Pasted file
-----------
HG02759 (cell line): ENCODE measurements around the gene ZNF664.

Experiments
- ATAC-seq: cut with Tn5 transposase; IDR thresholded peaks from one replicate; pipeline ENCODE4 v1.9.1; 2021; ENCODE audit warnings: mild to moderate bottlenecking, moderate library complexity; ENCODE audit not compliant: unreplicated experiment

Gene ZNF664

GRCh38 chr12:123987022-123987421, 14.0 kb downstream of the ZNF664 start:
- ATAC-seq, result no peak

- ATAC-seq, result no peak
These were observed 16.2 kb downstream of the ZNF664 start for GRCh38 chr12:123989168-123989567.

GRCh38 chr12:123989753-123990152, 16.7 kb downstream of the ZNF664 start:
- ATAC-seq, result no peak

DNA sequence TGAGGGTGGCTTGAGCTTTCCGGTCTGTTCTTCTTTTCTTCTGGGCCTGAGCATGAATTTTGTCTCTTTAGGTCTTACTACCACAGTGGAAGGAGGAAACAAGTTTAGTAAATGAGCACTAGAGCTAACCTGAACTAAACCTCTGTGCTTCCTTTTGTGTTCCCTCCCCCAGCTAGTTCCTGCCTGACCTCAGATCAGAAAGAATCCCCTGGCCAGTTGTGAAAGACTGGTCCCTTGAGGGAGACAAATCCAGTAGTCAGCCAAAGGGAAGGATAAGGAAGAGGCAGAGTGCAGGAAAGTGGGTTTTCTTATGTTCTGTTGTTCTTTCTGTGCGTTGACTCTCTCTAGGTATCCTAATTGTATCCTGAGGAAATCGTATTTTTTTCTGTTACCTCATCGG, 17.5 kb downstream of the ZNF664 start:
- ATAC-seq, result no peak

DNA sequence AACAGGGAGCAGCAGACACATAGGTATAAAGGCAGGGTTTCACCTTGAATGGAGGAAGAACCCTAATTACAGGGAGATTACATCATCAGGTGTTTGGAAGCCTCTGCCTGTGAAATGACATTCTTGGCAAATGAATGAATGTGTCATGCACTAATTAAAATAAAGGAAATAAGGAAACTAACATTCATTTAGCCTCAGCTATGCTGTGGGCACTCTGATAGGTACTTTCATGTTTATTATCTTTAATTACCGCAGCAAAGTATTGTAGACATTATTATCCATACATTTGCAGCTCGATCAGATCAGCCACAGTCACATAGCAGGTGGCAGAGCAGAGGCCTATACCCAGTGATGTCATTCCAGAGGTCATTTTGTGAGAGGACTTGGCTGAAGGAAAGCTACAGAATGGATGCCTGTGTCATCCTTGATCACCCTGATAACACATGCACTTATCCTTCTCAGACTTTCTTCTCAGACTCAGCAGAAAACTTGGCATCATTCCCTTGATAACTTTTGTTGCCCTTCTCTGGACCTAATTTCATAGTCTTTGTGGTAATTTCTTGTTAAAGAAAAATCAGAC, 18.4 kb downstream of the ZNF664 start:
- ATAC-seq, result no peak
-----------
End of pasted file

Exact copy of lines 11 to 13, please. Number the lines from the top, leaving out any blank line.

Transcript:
DNA sequence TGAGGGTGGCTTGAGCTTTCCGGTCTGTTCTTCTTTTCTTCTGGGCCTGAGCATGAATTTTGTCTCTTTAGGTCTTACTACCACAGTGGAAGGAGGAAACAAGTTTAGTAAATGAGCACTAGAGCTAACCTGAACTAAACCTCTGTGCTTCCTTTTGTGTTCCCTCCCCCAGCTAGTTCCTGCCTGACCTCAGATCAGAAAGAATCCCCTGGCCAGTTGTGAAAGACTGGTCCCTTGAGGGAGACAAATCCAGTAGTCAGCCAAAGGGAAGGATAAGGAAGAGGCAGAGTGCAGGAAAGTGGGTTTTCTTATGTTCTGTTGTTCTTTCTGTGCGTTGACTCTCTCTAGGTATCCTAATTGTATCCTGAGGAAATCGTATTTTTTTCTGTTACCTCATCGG, 17.5 kb downstream of the ZNF664 start:
- ATAC-seq, result no peak

DNA sequence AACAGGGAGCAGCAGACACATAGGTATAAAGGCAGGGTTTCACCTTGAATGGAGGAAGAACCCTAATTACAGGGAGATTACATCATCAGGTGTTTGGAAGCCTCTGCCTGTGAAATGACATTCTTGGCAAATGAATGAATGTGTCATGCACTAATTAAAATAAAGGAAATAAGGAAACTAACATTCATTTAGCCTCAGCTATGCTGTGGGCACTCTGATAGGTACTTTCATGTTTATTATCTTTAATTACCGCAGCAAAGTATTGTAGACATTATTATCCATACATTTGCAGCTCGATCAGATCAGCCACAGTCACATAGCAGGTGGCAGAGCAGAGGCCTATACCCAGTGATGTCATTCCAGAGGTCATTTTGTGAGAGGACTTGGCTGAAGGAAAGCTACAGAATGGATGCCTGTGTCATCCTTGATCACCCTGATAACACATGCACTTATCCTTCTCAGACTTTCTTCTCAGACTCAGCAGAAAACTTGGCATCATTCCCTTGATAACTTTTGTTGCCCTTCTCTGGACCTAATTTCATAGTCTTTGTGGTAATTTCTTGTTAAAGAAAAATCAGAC, 18.4 kb downstream of the ZNF664 start: